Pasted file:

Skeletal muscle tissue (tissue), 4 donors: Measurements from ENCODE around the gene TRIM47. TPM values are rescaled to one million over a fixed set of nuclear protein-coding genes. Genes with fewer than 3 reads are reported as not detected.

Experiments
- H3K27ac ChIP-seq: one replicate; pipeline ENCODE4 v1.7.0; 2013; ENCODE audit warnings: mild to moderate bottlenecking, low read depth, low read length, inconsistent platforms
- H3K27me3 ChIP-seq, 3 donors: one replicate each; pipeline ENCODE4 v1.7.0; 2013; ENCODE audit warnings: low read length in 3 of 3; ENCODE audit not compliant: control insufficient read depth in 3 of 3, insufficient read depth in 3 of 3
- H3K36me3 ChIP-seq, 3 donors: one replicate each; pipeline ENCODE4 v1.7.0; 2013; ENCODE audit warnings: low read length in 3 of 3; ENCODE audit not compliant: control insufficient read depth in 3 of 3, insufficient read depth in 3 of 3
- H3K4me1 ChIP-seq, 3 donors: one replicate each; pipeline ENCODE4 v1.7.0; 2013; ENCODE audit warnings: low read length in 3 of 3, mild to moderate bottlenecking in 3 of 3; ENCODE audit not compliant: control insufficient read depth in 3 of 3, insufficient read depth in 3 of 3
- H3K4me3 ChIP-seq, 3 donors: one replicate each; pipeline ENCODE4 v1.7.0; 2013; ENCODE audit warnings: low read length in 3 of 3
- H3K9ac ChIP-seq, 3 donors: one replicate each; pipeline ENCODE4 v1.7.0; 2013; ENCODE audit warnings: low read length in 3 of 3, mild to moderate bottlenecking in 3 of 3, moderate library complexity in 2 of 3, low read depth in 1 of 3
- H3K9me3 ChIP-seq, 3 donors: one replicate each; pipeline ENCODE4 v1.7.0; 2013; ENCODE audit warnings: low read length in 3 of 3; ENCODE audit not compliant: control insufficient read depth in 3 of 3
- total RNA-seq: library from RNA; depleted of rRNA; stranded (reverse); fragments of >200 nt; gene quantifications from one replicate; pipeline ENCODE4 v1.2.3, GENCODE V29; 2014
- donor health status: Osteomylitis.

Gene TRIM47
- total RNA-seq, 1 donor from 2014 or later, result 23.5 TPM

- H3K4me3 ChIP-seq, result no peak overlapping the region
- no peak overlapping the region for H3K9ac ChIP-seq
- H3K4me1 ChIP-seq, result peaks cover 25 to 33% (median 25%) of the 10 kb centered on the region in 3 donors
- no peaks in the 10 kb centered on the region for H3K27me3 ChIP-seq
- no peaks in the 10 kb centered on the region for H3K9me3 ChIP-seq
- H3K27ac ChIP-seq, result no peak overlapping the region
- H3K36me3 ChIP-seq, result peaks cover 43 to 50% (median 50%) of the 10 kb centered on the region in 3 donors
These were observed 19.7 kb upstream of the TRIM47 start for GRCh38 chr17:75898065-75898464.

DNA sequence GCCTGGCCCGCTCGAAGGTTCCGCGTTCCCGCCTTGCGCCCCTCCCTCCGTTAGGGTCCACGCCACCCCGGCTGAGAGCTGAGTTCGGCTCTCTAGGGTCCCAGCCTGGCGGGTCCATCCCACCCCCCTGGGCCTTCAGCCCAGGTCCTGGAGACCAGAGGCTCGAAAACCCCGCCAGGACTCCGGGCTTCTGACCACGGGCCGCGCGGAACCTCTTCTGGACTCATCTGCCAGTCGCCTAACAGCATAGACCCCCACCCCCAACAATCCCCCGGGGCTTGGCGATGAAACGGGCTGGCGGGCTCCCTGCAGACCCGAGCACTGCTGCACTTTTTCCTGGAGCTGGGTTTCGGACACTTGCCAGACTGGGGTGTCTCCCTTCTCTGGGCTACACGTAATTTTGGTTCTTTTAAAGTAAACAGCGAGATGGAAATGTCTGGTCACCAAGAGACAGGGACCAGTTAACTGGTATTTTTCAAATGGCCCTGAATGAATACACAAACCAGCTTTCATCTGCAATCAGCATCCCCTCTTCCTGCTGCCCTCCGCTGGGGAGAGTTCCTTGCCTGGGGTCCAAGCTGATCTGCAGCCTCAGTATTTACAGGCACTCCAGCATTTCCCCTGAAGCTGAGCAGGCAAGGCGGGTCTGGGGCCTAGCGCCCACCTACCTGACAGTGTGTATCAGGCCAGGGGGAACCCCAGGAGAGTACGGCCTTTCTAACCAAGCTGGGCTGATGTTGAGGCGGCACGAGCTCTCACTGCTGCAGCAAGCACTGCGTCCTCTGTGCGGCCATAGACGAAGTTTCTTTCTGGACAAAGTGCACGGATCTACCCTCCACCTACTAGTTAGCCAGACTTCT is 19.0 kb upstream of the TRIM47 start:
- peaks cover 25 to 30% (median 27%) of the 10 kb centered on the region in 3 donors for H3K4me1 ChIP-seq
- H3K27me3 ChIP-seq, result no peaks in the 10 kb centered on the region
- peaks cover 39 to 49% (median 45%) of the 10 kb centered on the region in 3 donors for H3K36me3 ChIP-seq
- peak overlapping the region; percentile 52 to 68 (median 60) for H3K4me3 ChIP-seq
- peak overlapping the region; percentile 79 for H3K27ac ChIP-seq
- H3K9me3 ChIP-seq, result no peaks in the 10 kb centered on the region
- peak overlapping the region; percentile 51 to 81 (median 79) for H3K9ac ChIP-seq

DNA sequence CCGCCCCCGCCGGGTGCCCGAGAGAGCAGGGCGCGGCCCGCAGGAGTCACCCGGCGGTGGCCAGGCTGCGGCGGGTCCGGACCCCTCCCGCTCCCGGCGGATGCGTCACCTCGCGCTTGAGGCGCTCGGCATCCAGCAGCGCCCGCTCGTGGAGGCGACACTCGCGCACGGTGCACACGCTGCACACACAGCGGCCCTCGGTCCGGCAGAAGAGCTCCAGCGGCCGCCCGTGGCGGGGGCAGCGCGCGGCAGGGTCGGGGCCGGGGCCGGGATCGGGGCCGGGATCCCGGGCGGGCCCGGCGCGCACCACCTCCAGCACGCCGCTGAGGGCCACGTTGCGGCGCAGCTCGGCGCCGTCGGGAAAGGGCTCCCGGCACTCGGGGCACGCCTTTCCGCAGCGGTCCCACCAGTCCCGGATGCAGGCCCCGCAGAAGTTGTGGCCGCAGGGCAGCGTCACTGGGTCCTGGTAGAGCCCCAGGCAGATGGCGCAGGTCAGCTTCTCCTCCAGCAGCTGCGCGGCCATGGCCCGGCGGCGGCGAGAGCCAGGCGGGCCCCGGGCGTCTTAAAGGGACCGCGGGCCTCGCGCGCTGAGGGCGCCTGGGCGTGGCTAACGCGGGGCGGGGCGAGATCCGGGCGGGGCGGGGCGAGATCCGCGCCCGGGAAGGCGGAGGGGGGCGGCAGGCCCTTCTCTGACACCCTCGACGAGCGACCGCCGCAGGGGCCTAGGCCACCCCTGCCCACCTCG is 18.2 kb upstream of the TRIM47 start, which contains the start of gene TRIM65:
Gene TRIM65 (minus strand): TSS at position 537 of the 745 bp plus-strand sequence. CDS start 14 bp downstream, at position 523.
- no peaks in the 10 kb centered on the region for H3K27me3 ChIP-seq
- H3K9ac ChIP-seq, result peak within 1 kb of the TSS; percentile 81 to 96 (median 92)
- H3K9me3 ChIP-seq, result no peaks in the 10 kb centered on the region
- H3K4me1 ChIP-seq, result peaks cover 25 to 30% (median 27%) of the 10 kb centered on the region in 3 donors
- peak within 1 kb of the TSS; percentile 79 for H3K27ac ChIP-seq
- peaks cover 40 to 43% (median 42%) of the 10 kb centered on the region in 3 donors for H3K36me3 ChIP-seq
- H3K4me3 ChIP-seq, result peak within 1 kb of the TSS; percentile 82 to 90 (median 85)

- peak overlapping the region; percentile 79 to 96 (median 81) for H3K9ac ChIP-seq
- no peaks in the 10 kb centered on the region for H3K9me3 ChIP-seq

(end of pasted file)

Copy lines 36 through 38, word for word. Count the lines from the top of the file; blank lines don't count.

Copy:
- peak within 1 kb of the TSS; percentile 79 for H3K27ac ChIP-seq
- peaks cover 40 to 43% (median 42%) of the 10 kb centered on the region in 3 donors for H3K36me3 ChIP-seq
- H3K4me3 ChIP-seq, result peak within 1 kb of the TSS; percentile 82 to 90 (median 85)